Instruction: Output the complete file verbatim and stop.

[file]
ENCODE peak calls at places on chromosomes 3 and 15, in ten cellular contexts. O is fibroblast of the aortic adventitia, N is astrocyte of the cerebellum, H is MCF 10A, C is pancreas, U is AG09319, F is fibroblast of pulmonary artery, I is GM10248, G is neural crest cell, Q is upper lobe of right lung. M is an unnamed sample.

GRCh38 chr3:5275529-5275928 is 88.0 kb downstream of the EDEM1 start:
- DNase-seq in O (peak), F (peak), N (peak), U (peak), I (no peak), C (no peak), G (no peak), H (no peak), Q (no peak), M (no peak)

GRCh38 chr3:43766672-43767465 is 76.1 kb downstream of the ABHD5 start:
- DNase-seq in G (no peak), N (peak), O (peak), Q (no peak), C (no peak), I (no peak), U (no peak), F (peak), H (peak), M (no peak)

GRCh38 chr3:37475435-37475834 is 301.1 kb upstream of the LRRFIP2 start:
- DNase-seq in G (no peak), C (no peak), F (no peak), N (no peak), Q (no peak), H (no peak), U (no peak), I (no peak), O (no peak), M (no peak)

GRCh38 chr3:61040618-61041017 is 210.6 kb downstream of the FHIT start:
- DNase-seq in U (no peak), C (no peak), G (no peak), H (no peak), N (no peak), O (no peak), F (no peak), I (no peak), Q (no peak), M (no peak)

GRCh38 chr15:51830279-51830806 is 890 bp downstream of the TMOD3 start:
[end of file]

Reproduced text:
ENCODE peak calls at places on chromosomes 3 and 15, in ten cellular contexts. O is fibroblast of the aortic adventitia, N is astrocyte of the cerebellum, H is MCF 10A, C is pancreas, U is AG09319, F is fibroblast of pulmonary artery, I is GM10248, G is neural crest cell, Q is upper lobe of right lung. M is an unnamed sample.

GRCh38 chr3:5275529-5275928 is 88.0 kb downstream of the EDEM1 start:
- DNase-seq in O (peak), F (peak), N (peak), U (peak), I (no peak), C (no peak), G (no peak), H (no peak), Q (no peak), M (no peak)

GRCh38 chr3:43766672-43767465 is 76.1 kb downstream of the ABHD5 start:
- DNase-seq in G (no peak), N (peak), O (peak), Q (no peak), C (no peak), I (no peak), U (no peak), F (peak), H (peak), M (no peak)

GRCh38 chr3:37475435-37475834 is 301.1 kb upstream of the LRRFIP2 start:
- DNase-seq in G (no peak), C (no peak), F (no peak), N (no peak), Q (no peak), H (no peak), U (no peak), I (no peak), O (no peak), M (no peak)

GRCh38 chr3:61040618-61041017 is 210.6 kb downstream of the FHIT start:
- DNase-seq in U (no peak), C (no peak), G (no peak), H (no peak), N (no peak), O (no peak), F (no peak), I (no peak), Q (no peak), M (no peak)

GRCh38 chr15:51830279-51830806 is 890 bp downstream of the TMOD3 start: